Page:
The SNP has “lost its way”, according to Ash Regan. “More of the same is not a manifesto, it’s an acceptance of mediocrity,” said Kate Forbes. Nicola Sturgeon is “the finest politician on these islands”, argued Humza Yousaf.
Clearly, they can’t all be right, but then there was a fair amount of disagreement during Tuesday night’s first televised debate between the three candidates running to become SNP leader and Scotland’s first minister. That only one of them is an out-and-out Sturgeon fan proves something has gone very wrong in Natland.
Such is Yousaf’s explicit commitment to continuing the Sturgeon agenda – he constantly spouts vacuous phrases such as “wellbeing economy” and “progressive agenda” – that sources tell me people extremely close to the departing First Minister are ringing round urging votes for him. That would be a shameful abuse of power and a disavowal of neutrality, obviously, so I’m sure my sources are ill-informed.
What did the public see? Regan, who is in a distant third place, seemed breathless throughout, as if she was either going to sprint from the stage in panic or lay out one of her opponents with a stiff right hook. When asked to talk about policy she gave the impression of vaguely recalling the contents of briefing notes that may recently have been waved in front of her.
[See also: Why Kate Forbes just won’t quit]
Forbes, the finance secretary, is the peppy primary teacher who is looking to become headmistress at a remarkably young age (32). Polished, eloquent and full of the kind of vim that you find among the more annoying Parkrun enthusiasts on weekend mornings, she is the policy one.
Yousaf, the health secretary, as well as being Sturgeon’s man, has something of the One Show presenter or the cheesy boyband member about him. When he’s about to deliver a line that he wants to come across as particularly heartfelt, he narrows his eyes and softens his voice – he should have been sitting on a stool so he could stand up for the chorus.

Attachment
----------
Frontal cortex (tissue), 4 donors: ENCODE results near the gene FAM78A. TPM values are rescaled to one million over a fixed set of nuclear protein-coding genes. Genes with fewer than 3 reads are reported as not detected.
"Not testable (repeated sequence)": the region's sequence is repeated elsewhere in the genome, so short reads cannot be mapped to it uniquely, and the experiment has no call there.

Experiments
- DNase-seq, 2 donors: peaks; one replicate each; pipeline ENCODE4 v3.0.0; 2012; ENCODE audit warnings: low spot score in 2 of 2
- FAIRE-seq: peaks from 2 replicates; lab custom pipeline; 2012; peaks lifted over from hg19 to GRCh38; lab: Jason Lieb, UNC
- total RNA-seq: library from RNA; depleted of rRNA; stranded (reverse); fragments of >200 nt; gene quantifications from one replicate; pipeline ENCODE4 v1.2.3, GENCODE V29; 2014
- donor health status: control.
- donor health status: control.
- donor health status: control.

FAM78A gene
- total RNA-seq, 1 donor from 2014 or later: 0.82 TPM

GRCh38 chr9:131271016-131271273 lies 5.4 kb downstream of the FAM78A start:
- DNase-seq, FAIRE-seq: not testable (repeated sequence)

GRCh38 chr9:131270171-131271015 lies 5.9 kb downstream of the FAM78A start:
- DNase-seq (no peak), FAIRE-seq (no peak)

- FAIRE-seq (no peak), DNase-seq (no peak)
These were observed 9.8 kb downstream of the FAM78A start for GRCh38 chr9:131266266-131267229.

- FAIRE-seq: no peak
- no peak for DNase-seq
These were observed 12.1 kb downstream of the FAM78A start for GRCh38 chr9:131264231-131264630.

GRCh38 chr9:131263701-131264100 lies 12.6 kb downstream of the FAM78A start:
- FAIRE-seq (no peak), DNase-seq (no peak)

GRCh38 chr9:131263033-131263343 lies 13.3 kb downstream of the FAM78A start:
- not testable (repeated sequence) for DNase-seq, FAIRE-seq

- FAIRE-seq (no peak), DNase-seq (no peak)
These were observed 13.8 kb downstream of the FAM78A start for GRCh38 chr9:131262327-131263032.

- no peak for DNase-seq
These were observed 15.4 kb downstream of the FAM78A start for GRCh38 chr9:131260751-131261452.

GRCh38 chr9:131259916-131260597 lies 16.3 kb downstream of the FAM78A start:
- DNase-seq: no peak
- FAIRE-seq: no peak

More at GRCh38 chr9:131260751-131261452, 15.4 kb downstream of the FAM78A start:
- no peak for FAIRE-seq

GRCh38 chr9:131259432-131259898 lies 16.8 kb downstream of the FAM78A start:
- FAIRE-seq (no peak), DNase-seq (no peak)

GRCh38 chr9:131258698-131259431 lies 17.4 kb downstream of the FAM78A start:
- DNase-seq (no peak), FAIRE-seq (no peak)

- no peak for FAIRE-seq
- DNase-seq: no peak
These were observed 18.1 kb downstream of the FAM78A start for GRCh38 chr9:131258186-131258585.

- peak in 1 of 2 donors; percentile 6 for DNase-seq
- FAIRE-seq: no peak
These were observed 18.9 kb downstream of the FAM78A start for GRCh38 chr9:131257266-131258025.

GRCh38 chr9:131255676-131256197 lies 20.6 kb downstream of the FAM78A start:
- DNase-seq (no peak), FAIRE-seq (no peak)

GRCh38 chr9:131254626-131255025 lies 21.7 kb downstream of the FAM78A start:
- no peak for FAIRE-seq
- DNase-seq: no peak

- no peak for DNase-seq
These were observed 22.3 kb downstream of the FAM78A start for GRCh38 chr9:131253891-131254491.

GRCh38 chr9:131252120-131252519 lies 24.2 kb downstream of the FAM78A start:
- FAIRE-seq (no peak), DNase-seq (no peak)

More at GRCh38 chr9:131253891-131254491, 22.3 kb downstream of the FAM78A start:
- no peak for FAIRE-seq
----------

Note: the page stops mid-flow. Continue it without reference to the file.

It may be the SNP’s 104,000 members who choose our next first minister, but last night was a chance for the candidates to speak to the electorate at large through the medium of STV. It was kind of the ruling party to give the rest of us a peek, a wee idea of what we might be getting. Perhaps, we mused in advance, there would be an expansive discussion about how the NHS crisis would be addressed or the ailing schools system improved?
What were we thinking? This is the SNP – around 95 per cent of the hour was focused on Scottish independence. How it would be won, when it would be won, and who would best win it.
Yousaf said he was his own man, then argued that he was the only candidate who would stand up to Westminster over the order blocking Sturgeon’s gender reform bill. The other two pointed out that he would lose. “Every single election we fight will be fought on independence!” he roared, forgetting to narrow his eyes and soften his tone. “We are at a tipping point – I will be able to get us over that tipping point.” He was asked how he would do that. “Socially just policies will inspire people,” he insisted, as if we haven’t just had eight years of “socially just policies” that have left the independence movement roughly where it was in 2014.
Yousaf is also the only one of the three to insist that he would keep the leftist Scottish Greens in government with the SNP. That the Greens effectively destroyed Sturgeon’s leadership within a year of joining her administration, as the tail wagged the dog with what amounted to terminal velocity, doesn’t seem to have occurred to him. It’s clear that both Forbes and Regan would have the fumigators round on day one. As Forbes put it: “I would put economic prosperity front and centre. It’s up to [the Greens] whether they can live with the approach I’m taking to economic growth.”
There are three more televised debates to go. Who knows whether the candidates will ever talk about anything other than independence. Will Yousaf finally get that stool, and will Regan finally boil over and kung fu kick him straight off it? That, at least, would be worth watching.
[See also: Could Kate Forbes yet defy the SNP machine and win the leadership?]